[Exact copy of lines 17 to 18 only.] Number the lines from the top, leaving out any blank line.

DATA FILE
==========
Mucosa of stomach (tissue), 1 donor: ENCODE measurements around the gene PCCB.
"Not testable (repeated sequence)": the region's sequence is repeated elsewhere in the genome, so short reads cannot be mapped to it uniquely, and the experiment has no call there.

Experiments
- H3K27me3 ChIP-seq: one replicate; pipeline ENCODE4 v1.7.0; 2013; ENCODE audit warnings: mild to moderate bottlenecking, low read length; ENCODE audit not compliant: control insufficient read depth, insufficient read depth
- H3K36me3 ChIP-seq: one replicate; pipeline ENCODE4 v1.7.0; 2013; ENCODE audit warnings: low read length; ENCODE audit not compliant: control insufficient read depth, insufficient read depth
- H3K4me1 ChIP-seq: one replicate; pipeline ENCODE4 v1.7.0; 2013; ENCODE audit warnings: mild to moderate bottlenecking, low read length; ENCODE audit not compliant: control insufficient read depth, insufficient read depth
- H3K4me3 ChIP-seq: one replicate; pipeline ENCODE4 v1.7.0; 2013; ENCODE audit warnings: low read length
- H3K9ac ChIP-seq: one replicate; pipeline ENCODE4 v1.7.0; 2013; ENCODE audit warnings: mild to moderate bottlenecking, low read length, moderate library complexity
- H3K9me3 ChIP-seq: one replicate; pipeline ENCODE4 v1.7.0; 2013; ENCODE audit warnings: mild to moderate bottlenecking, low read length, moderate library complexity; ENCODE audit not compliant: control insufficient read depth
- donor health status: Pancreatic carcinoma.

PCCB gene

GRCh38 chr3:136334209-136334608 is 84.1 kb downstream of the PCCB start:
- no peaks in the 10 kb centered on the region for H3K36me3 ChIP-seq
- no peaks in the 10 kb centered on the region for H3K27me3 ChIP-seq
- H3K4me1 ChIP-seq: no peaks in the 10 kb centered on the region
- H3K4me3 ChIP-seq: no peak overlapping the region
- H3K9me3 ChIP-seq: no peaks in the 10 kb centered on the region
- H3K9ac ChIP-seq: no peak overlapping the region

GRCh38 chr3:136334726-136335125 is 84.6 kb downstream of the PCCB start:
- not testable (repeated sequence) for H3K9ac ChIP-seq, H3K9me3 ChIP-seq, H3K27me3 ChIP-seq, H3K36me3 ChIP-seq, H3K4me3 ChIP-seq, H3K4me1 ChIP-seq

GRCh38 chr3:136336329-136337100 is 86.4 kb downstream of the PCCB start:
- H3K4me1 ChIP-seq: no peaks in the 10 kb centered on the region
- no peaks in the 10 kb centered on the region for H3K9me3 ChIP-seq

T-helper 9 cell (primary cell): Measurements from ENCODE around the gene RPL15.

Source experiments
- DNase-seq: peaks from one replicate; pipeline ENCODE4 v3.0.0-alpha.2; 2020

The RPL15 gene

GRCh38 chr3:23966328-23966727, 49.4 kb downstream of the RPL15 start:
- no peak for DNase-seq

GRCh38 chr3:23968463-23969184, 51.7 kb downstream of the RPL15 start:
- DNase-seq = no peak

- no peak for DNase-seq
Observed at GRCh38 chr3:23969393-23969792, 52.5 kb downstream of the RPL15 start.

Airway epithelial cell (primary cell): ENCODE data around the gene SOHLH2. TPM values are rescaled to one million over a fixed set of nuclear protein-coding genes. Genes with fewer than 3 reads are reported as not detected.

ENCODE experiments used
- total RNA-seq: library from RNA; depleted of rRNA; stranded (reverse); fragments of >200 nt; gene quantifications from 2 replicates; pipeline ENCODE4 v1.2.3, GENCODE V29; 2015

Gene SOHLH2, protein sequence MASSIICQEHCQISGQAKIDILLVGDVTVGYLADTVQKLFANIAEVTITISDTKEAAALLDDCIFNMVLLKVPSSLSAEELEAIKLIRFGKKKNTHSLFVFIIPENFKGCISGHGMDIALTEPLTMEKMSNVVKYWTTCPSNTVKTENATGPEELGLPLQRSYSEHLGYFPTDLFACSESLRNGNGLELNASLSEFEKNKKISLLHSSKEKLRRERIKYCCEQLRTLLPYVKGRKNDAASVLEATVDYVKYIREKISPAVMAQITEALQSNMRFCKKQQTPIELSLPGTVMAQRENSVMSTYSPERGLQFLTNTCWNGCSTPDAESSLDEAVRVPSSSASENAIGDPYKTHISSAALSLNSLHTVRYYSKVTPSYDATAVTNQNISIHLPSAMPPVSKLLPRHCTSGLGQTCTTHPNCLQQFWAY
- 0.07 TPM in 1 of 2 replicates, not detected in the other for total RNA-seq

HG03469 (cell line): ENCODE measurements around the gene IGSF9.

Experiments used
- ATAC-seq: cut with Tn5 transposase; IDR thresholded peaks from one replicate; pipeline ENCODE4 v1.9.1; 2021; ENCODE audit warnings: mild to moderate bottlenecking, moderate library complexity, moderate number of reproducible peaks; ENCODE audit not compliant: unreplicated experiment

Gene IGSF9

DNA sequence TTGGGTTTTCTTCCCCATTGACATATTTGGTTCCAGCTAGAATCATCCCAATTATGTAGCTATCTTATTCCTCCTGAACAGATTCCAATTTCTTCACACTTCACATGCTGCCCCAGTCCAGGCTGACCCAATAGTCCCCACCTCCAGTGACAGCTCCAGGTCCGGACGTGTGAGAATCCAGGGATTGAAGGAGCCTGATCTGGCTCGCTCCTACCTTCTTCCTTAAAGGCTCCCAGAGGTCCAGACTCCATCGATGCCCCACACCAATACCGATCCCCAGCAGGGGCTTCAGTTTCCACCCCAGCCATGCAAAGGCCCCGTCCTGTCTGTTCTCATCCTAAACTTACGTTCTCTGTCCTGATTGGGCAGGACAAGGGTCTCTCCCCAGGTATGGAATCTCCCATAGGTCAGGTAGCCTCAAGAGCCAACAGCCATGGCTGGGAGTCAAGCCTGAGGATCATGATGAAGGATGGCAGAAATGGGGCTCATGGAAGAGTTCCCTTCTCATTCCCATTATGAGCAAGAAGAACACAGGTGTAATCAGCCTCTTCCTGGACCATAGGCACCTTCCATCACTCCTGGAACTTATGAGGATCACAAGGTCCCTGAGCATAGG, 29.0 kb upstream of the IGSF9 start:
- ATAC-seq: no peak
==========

- H3K9me3 ChIP-seq: no peaks in the 10 kb centered on the region
- H3K9ac ChIP-seq: no peak overlapping the region